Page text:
Leah Farrell, senior counter-terrorism intelligence analyst with the Australian Federal Police from 2002 to 2008, wrote in her blog that the relationship “is not a marriage, it’s friends with benefits”. Farrell has also said that jihadi accounts of the late 1990s have shown bin Laden was not that close to Taliban spiritual leader Mullah Mohammed Omar before the 9/11 attacks.
The new paper, based on both Taliban and jihadist documents and from interviews with Taliban and former Taliban officials, points to basic differences of ideology and interest between the Taliban and al Qaeda throughout the history of their relations.
Relations between Taliban and al Qaeda leaders during the second half of the 1990s were “complicated and often tense”, according to Strick von Linschoten and Kuehn, even though they were both Sunni Muslims and shared a common enemy.
They recall that al Qaeda leader Osama bin Laden’s plotting against the United States was done in direct violation of Mullah Omar’s directives to him.
An e-mail from two leading Arab jihadists in Afghanistan to bin Laden in July 1999, which Wall Street Journal reporter Alan Cullison later found in a laptop that had once belonged to al Qaeda, referred to a “crisis” in relations between bin Laden and Mullah Omar that threatened the future of al Qaeda-sponsored training camps in Afghanistan. The message expressed fear that the Taliban regime might “kick them out” of Afghanistan.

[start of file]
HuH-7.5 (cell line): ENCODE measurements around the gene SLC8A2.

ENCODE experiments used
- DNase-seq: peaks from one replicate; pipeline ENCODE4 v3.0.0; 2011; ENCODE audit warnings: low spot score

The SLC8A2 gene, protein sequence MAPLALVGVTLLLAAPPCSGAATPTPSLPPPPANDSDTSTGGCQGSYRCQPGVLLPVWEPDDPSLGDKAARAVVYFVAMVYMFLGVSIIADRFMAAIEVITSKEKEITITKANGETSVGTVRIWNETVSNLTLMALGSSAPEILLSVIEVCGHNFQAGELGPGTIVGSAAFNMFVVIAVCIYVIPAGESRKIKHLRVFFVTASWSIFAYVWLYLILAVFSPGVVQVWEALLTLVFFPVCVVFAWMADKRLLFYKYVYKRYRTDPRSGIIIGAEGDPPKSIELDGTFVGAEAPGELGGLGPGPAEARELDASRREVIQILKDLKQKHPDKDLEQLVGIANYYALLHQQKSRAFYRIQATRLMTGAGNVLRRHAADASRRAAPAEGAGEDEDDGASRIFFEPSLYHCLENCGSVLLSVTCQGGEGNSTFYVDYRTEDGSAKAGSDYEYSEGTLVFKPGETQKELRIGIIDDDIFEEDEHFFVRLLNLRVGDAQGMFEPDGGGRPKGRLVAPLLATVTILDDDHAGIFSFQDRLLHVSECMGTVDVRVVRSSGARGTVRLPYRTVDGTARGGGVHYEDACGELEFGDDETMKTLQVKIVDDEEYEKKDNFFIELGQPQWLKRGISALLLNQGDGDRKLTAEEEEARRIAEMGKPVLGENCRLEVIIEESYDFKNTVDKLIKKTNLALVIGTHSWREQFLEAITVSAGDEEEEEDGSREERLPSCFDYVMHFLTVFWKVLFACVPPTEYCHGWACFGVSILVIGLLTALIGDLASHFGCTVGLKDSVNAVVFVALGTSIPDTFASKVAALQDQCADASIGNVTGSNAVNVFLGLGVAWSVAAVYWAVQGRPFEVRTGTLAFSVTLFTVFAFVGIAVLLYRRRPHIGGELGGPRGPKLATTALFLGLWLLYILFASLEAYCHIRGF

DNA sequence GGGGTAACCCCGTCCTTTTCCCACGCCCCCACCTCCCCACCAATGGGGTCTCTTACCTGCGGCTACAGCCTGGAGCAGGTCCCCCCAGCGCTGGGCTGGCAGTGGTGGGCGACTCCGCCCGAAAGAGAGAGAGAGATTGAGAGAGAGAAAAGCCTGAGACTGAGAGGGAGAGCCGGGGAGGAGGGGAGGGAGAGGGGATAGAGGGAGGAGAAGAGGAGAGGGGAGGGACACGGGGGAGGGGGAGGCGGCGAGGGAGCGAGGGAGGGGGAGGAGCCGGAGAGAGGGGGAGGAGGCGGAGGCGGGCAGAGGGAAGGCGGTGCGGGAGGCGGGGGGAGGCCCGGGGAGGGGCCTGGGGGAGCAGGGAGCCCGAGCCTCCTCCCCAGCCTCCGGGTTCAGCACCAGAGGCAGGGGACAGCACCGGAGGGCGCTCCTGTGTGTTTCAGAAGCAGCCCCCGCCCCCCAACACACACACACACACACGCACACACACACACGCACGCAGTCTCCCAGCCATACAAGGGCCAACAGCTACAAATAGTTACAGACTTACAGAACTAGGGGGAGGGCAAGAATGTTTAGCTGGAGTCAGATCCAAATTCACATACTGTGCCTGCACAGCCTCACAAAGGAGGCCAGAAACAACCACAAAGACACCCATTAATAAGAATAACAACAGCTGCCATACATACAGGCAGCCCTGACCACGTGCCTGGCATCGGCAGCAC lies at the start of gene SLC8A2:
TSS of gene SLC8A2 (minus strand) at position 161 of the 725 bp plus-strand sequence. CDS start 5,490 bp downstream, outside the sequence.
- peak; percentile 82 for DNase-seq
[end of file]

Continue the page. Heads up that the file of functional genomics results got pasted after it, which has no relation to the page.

Mullah Omar nevertheless regarded bin Laden as an “important connector” to the Muslim world, according to Strick van Linschoten and Kuehn. And the Taliban leadership faction that was pushing hard to force bin Laden out of the country was weakened by the death of its leading figure, Mullah Mohammed Rabbani, in April 2001.
Contrary to the suggestion that the Taliban were complicit with the Sep. 11, 2001 attacks, however, Strick van Linschoten and Kuehn assert that Mullah Omar and other leaders refused to hand over bin Laden to the United States mainly because of the fear of losing the few allies they had in the Muslim world.
They suggest that a primary reason for the Taliban decision not to give into U.S. pressure on bin Laden both before and after 9/11 was to maintain the support of Pakistan, which was encouraging them to hold out against those pressures.
Other published sources have confirmed that, even in October 2001, Pakistani intelligence officials were advising the Taliban to avoid handing over bin Laden, in the hope that the Taliban-al Qaeda resistance to the U.S.-led military offensive would continue.
Gareth Porter is an investigative historian and journalist specialising in U.S. national security policy. The paperback edition of his latest book, “Perils of Dominance: Imbalance of Power and the Road to War in Vietnam”, was published in 2006.